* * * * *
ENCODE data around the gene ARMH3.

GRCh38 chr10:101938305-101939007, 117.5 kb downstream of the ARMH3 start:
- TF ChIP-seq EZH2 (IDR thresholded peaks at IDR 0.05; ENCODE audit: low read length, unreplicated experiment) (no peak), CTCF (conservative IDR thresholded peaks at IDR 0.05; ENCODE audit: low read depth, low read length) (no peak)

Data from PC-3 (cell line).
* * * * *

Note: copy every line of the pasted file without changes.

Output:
ENCODE data around the gene ARMH3.

GRCh38 chr10:101938305-101939007, 117.5 kb downstream of the ARMH3 start:
- TF ChIP-seq EZH2 (IDR thresholded peaks at IDR 0.05; ENCODE audit: low read length, unreplicated experiment) (no peak), CTCF (conservative IDR thresholded peaks at IDR 0.05; ENCODE audit: low read depth, low read length) (no peak)

Data from PC-3 (cell line).